Per Person or Pair:
- A 9-square grid (3 rows across and 3 rows down) made from a template handout (glued to cardboard)
- 6 pawns: 3 white, 3 black. Can use checkers, chess pawns, pennies, nickels, or other objects that fit the squares
- 24 small containers with lids (examples: cardboard egg cartons cut apart with lid attached or 3 oz paper cups with another cup for a lid)
- Small marks in 4 different colors (such as beads, M&Ms, small Lego pieces, or bingo chips—sized to fit 4 in each small container)
- Pen or fine marker
- Tape or glue
In 1952, Arthur Samuel wrote a program for an IBM computer to play checkers. The program kept track of all the positions on the checkers board it had already seen and combined them with an algorithm that calculated the chances of winning. The more the computer played, the better it got at the game of checkers. The machine “learned” how to win, and Arthur Samuel called this type of programming machine learning.
Machine learning is a form of artificial intelligence (AI). AI describes how machines, in particular computers, can be programmed to think and perform like humans. Not only that, they can be trained to make the best choice every time. In the case of games, how can a computer learn to win every time? Hexapawn is a game designed to reveal how the process works.
Playing the game Hexapawn, your goal is to train a “machine” to beat you each time.
There are several materials that need to be assembled before gameplay. Instructions are in the How to Play handout.
Decide if you will pre-assemble the components for your students or if you will have the materials available for them to assemble themselves.
Practice playing so that you can answer any questions. As needed, amend the student instructions to make them as clear as possible for your students.
Define the Problem
- Set the context for students with a brief introduction. Tell them that in the early 1960s, a mathematician named Martin Gardner recognized that machine learning, a form of artificial intelligence (AI), would have an ever-growing impact on our lives. Accordingly, he wanted to help people understand the answers to these questions:
- How can a machine learn like a human?
- How can a machine get even better at playing games of strategy than a human?
In 1962 Gardner came up with a game he called Hexapawn. It demonstrates how a computer can be programmed to improve with experience, which is another way to describe machine learning. The students’ goal in playing this game isn’t to win against a computer; it’s to teach a computer to beat them every single time.
- Show students the 9 x 9 grid (game board) and explain how you play the game.
Any of these three results is considered a win:
- Get a pawn to the other side.
- Make the opponent unable to move.
- Take all of your opponent’s pawns.
Explain that the robot, or machine learner (Gardner called it HER, short for Hexapawn Educable Robot), is made out of 24 small containers that hold a varying number of different colored small pieces, such as beads, known as marks.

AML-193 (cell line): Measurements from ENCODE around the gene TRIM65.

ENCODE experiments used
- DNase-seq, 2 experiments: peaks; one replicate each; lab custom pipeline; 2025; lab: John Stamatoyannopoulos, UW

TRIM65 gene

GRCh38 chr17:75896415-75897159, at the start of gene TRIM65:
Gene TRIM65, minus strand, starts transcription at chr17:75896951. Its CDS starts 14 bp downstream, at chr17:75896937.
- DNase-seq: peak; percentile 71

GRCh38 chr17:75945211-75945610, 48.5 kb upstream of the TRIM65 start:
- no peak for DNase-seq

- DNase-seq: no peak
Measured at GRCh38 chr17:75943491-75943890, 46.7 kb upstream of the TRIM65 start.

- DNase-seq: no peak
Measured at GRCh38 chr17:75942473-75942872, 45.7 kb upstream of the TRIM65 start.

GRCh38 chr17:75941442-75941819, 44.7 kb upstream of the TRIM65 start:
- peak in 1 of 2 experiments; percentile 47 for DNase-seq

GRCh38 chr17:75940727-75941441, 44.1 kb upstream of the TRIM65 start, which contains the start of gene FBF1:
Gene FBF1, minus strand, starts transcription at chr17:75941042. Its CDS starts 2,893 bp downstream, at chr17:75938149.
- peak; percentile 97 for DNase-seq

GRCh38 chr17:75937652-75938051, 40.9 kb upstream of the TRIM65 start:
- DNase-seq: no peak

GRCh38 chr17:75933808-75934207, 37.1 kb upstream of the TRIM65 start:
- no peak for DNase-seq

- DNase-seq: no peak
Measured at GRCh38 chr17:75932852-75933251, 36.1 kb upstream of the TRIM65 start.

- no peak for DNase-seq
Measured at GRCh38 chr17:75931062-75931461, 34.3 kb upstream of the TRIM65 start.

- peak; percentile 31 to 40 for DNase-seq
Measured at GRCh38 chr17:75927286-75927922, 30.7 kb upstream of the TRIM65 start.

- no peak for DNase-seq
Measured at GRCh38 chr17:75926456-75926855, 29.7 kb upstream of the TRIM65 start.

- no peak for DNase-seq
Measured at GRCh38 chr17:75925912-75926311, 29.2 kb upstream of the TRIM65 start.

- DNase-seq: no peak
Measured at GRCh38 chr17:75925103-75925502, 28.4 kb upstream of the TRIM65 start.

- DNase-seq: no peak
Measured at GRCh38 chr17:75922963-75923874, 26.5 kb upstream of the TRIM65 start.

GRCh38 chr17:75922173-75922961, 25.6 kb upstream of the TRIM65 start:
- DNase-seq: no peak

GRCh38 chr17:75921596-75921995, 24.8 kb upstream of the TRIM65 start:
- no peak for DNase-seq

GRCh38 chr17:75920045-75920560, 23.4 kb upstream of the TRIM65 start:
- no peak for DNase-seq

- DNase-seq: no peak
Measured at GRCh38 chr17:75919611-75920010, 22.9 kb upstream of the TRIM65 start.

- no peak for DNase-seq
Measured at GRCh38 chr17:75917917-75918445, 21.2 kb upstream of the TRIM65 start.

The containers are grouped by a round of play. Only certain moves are possible in any round, and these are represented by diagrams attached to each turn’s set of containers.
Summarize the instructions in the gameplay handout to get students familiar with the game: When it’s the robot’s turn, students find the container with the diagram that matches the board. They close their eyes, shake the container, open it, and pick a mark. They place this mark on top of the container and make this move for the robot.
Students take turns until they or the robot wins.
If the robot wins, students put all of the marks back in their containers. If the robot loses, students remove the mark that represents their robot’s last move. Then they play again.
What students will discover is that as they continue to play, only marks representing winning moves remain in each container. The robot has “learned” which moves are successful by having the losing moves pruned away.
Build and Test
Once students understand how to play, get them started with the first few rounds. If students are playing in pairs, one student can be the robot. Give students 15 minutes to play.
Stop play and troubleshoot in a class discussion. What are students discovering? What are they confused by? As much as possible, have other students answer so that they are teaching each other to teach the robot.
Evaluate and Redesign
When time is up, see if any students are consistently getting beaten by their robot.
Elicit reactions. How does playing Hexapawn help—or not help—them understand AI?
Use the additional information under Science & Engineering to further explain machine learning.
Science & Engineering Connections
The rules of the game represent an algorithm, a set of rules that is followed in a particular kind of problem-solving. In this case, the problem to be solved is a game to be won. Computer scientists use algorithms in the development of AI (and just about every form of machine learning).
Machine learning is similar to the way people learn through rewards and consequences. At first, when all the marks are in their respective containers, the robot is a blank slate. It has no strategy. Winning is a reward in that the robot loses no marks, but removing a mark when the robot loses is a form of negative consequence. Each negative consequence improves the likelihood of winning the next game. Eventually, as Gardner says, “Such machines do not do what they have been told to do but what they have learned to do.”
This activity was developed through the support of the Northrop Grumman Foundation.